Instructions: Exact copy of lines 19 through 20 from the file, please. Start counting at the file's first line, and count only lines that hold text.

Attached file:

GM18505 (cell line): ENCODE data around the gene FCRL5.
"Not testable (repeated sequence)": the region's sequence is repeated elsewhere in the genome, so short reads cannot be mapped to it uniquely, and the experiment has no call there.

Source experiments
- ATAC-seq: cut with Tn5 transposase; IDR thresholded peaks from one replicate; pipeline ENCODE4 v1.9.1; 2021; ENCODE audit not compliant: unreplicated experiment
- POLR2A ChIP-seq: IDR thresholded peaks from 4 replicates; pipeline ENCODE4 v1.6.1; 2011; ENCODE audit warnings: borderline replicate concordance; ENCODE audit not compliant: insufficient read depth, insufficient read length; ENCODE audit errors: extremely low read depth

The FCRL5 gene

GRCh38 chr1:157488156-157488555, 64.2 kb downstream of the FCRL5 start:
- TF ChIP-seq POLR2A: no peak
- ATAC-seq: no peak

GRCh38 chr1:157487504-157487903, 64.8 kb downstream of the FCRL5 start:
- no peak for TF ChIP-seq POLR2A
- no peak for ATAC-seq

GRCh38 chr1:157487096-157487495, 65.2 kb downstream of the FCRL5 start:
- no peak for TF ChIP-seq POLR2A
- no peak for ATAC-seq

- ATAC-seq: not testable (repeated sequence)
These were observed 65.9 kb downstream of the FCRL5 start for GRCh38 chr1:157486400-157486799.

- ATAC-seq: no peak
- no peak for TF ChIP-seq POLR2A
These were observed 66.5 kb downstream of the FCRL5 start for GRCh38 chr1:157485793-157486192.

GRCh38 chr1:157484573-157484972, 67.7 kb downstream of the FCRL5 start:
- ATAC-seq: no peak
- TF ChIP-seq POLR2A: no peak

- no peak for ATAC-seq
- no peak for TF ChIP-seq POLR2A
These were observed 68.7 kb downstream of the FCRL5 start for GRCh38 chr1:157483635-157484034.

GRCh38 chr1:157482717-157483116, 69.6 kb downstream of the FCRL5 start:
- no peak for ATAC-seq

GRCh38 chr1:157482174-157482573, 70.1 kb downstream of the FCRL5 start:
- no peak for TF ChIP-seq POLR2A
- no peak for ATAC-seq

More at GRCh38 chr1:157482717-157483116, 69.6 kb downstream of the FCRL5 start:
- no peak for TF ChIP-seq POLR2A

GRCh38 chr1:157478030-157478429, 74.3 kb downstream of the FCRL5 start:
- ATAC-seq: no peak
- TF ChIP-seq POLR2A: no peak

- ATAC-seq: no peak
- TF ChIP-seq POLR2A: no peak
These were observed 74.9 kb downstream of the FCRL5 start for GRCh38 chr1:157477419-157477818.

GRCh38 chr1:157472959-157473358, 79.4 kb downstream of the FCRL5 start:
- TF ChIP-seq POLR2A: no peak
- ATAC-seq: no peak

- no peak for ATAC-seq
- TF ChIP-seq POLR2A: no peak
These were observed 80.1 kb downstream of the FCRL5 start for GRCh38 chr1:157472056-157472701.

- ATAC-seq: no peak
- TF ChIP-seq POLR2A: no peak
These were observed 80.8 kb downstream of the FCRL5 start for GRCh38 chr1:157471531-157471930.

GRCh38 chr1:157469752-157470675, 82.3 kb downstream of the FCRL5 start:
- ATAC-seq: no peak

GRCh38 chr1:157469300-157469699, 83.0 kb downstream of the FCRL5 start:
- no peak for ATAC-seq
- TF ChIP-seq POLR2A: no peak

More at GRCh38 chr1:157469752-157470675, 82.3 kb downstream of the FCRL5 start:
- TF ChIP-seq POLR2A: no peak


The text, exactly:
- no peak for TF ChIP-seq POLR2A
These were observed 66.5 kb downstream of the FCRL5 start for GRCh38 chr1:157485793-157486192.